After being handed down a shocking death sentence last month for smuggling cocaine to Bali, a British grandmother expected to have years of appeals ahead of her before she ever risked facing a firing squad, could be executed within weeks, RadarOnline.com is reporting.
Lindsay June Sandiford, 56, from Gloucestershire, England, is being held at Kerobokan Jail after being arrested at the airport last May following 10.6 pounds of cocaine, worth $2.5 million, being discovered in the lining of her suitcase — however she maintains that she was forced to take the drugs into the country by a gang that was threatening to hurt her children.
Indonesia expressed this week its intention to resume executions for the first time since 2008, and Government officials have revealed that Sandiford's high-profile conviction is what led to the deadly decision, reported the UK's Independent.
Basrief Arief, who was sworn in as the country's Attorney General last November, expressed his desire to shorten both the appeals process and increase executions now that he has taken office, which is bad news for the British granny and the 12 other inmates currently on death row.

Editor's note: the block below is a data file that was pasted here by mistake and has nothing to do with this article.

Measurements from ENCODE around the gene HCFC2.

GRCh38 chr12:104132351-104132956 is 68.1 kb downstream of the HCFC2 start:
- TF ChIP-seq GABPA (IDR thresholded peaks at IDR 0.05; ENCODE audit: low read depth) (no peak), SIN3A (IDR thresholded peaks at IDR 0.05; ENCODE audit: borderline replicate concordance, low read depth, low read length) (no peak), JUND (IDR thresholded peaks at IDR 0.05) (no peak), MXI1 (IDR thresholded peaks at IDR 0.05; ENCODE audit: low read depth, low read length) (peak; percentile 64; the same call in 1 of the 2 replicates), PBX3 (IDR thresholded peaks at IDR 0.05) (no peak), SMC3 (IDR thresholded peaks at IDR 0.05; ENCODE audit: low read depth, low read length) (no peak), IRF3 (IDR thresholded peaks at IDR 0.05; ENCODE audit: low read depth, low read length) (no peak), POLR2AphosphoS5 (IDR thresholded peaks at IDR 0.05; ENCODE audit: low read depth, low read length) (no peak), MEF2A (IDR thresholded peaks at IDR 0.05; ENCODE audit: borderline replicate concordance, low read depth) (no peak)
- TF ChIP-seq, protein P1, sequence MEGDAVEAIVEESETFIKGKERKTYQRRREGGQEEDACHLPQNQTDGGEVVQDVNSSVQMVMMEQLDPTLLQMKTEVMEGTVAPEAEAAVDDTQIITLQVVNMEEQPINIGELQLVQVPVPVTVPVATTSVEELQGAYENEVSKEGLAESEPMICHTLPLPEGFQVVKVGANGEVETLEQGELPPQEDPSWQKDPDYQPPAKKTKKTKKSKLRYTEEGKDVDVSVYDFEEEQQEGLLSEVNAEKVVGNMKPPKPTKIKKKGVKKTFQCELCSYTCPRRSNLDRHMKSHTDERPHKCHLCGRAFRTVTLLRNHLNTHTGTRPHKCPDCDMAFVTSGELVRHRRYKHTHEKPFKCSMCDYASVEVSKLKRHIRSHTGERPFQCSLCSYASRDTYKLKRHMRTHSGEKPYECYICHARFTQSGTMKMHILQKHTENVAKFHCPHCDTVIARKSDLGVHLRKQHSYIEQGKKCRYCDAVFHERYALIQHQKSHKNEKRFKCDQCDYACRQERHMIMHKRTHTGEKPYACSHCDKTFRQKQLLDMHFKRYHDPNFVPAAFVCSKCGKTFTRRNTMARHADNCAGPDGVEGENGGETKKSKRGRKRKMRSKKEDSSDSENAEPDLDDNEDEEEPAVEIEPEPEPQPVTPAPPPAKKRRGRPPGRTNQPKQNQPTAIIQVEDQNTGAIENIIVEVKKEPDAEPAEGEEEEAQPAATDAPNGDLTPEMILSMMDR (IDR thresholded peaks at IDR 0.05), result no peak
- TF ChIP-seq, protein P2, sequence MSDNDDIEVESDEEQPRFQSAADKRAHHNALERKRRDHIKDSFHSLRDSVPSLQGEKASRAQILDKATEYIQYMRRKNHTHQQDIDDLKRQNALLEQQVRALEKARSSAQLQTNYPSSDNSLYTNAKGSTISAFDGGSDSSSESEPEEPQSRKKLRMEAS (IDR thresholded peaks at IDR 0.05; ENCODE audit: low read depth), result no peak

The deadline for Sandiford to lodge her appeal is February 12 but she is currently struggling to afford a lawyer after being turned down for legal support by the British Foreign Office.
"It is deeply disappointing that the Foreign Office chose to fight against helping Lindsay in the British courts, rather than fighting for her in Indonesia," said Harriet McCulloch, spokesperson for nonprofit human rights campaigners Reprieve.
"Lindsay has under two weeks in which to file an appeal against her death sentence -- which means dealing with complicated legal documents in Indonesian, a language she does not understand. She has no money for a lawyer, and time is running out."
While Sandiford got a much harsher sentence than the 15 years prosecutors requested, the man who arranged to meet her to pick up the mountain of drugs only got six years in prison for his part in the trafficking ring.
Julian Ponder, of Brighton, England, was found guilty on January 29 of possessing narcotics and faced a possible life sentence after 23 grams of cocaine were found in his villa when he was arrested.
“I think it’s light enough,” said his lawyer, Ary Sunardi, after hearing the sentence that was one year less than what the prosecution recommended.
“We will suggest that he accept the sentence.”